A second reason I felt the argument moved against the anti-EU campaigners was the tone and content of the 29 letters I received. None of the content contributed much to the debate. Many opened up with threatening comments before even attempting to make a case and all showed little understanding of the motion or issue at hand. Many talked of less regulation but that argument was further distilled down to simply mean less workers rights.
Of the majority Tory rebels amongst the 81 that voted for the triple motion there was an acceptance that we should sign up to 'free market regulations', they were regulations that were not to be abolished which seemed contrary to their supporters who wrote to me dead set against regulations on for example straight bananas, Eccles cakes and anything else Brussels might say on creating a single market. The contradictions were marked and left the anti-EU argument in disarray. Less rules from Brussels - but more free markets - which means scrapping 27 rules and replacing it with 1 - from Brussels. I could only deduce from such contradictions that if Brussels was relocated in Manchester, everything would then be alright.
The debate had developed into a three cornered argument. I could not share or support these objectives. I could never vote to take us down a road of diminishing workers rights that the 81 were essentially advocating (and that the 29 letter writer's were oblivious to).
I could never go against the views of local business people either. The reality that the British economy was contracting and orders falling. Only new export orders had saved British jobs, saved Hyndburn jobs more specifically. That euro turbulence would not be helped by any British doubt, by a referendum at that moment.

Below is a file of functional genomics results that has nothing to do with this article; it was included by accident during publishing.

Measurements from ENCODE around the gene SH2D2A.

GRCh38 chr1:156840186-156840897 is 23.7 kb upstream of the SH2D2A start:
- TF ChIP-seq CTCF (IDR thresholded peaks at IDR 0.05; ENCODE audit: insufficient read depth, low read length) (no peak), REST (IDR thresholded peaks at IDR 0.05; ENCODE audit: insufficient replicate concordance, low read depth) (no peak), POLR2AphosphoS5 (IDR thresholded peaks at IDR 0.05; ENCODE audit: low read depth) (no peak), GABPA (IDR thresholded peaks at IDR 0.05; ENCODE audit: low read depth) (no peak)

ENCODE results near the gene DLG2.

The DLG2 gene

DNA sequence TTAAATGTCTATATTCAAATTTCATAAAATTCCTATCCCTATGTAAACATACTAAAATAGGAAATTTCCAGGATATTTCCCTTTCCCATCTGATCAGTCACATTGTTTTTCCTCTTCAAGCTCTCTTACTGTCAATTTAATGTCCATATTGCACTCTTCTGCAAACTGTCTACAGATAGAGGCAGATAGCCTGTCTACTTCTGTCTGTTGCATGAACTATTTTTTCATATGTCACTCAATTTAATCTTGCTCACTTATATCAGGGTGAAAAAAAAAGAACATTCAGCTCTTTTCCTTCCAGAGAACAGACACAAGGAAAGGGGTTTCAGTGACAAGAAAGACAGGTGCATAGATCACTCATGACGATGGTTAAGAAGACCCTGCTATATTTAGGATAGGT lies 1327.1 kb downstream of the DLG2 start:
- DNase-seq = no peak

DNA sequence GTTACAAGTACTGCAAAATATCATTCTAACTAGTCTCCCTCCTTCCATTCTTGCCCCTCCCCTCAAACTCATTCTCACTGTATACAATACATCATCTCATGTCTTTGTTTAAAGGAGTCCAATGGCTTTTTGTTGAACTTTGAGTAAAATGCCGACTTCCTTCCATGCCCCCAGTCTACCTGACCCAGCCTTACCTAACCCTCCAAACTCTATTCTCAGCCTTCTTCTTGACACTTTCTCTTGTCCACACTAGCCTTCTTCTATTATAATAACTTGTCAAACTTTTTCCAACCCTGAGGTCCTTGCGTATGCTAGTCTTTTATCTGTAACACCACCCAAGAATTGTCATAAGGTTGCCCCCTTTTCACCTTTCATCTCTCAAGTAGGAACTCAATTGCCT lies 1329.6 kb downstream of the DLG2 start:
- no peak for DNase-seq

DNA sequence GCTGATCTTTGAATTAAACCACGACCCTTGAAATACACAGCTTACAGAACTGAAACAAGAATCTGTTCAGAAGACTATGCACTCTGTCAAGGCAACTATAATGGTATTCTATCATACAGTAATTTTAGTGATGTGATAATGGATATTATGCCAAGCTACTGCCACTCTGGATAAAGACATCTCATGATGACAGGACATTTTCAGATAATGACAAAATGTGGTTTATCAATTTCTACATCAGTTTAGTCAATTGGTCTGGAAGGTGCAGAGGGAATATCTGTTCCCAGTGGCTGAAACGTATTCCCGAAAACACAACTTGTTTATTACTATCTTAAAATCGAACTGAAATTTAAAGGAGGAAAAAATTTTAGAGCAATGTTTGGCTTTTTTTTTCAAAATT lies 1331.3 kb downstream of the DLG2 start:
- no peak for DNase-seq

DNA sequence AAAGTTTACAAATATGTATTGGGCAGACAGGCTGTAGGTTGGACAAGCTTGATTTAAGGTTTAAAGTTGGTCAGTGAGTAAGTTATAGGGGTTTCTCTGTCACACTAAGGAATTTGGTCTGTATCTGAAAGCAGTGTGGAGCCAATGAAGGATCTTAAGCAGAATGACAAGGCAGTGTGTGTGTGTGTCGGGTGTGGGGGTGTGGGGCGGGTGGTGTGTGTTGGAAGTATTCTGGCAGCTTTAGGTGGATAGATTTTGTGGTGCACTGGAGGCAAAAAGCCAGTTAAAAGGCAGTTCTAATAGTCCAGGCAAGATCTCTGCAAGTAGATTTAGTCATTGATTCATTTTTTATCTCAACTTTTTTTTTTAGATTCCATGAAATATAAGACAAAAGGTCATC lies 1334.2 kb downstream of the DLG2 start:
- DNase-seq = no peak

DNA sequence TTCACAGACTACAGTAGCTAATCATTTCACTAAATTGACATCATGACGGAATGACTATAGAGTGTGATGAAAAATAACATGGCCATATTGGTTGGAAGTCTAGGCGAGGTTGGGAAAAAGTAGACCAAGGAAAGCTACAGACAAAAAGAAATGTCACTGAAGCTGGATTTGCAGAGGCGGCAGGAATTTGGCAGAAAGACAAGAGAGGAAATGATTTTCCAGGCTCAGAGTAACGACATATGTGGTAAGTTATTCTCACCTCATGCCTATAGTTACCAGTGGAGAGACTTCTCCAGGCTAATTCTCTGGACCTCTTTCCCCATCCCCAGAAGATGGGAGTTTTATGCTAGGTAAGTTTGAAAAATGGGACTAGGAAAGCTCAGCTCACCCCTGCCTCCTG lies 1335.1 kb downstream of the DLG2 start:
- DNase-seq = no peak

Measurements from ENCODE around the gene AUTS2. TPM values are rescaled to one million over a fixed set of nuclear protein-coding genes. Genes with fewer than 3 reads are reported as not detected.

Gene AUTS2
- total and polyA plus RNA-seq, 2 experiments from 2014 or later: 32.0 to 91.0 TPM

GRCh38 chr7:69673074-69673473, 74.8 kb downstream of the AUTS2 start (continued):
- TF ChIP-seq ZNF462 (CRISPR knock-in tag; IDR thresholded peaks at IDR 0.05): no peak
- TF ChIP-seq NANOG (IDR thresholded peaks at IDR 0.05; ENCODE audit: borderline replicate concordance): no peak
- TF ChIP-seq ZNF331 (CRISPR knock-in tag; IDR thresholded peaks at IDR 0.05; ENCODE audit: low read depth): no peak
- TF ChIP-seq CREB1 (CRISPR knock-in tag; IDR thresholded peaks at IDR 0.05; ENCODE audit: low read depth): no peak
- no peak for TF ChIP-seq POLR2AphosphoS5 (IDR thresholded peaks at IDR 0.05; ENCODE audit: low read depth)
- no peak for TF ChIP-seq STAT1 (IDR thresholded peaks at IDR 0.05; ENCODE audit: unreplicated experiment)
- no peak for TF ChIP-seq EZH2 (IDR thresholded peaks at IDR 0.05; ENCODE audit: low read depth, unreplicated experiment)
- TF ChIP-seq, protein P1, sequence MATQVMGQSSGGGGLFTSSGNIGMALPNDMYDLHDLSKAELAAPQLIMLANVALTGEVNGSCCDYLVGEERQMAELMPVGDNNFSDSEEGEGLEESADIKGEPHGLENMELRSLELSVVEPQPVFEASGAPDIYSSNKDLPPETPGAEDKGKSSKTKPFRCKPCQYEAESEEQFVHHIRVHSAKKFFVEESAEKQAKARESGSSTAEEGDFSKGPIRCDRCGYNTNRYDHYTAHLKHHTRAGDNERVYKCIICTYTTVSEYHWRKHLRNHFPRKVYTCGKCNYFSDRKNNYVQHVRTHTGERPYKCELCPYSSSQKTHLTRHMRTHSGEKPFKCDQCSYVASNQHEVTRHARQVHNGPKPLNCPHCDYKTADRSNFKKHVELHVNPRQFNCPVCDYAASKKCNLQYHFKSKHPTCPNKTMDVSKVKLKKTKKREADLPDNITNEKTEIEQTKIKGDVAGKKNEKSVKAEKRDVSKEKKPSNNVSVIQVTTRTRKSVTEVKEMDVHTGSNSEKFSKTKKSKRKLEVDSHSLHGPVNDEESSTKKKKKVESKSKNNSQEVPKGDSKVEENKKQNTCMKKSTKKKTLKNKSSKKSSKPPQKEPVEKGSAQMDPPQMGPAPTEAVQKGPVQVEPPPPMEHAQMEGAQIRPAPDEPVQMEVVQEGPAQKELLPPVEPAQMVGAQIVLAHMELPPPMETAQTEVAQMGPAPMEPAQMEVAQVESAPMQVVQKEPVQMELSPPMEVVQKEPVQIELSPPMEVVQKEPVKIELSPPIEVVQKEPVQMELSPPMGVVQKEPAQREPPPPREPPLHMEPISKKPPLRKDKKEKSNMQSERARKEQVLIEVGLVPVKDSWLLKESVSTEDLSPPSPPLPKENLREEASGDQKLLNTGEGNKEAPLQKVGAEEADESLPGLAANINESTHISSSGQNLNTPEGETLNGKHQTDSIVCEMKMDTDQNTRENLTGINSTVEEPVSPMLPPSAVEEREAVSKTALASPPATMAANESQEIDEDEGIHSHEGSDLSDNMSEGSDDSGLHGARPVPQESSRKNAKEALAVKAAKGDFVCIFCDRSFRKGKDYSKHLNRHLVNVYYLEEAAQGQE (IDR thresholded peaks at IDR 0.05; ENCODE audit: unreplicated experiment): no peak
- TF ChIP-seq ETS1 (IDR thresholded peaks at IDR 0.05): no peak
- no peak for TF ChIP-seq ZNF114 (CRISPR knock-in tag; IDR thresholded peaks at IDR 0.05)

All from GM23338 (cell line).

On the one side was the often inflammatory and confused Eurphobe arguments and on the other, the immediacy and reality of families needing employment.
Having been someone who had expressed doubts about the EU, when it came to the vote it was a no-brainier. Common sense said we didn't need a referendum at that moment. There is no doubt my own view became more pro-EU as the arguments unfolded though that is a separate issue to a referendum.
Having had such a mini rehearsal of an EU debate I can see why Harold Wilson promised a referendum with opinion polls showing 66% of people wanting out of the EU. (Heath had taken us in without a referendum). By the time of 1975 referendum following a lengthy debate in which nonsense is always exposed, the British people switched and voted to stay in with 67.2% in favour on a turnout of 64.03%.
I have long held the view that the Euro question should at some stage be considered for a referendum. As Hyndburn's MP I believe the Labour Party should consider that option and anti-EU campaigners in Hyndburn can be assured my it is certainly not as one sided as they perceive my position to be on a referendum. This week People's Pledge signatory Jon Cruddas was appointed head of the Labour's policy review.
Ed Balls said last week: ‘Whether there could be a case for there being a referendum more widely on Britain’s relationship with Europe as a new settlement evolves...that might be an issue whose time comes.’The People's Pledge may well come to Hyndburn. If so, lets hope we have a balanced question, an intelligent debate and a high turnout. Let's hope by the time the People's Pledge reaches our doorstep it feels right - it appears fair.
Read more: http://www.dailymail.co.uk/news/article-2144486/Referendum-EU-needed-warns-Balls-Europe-crisis-rages-on.html#ixzz1vF5xlAV0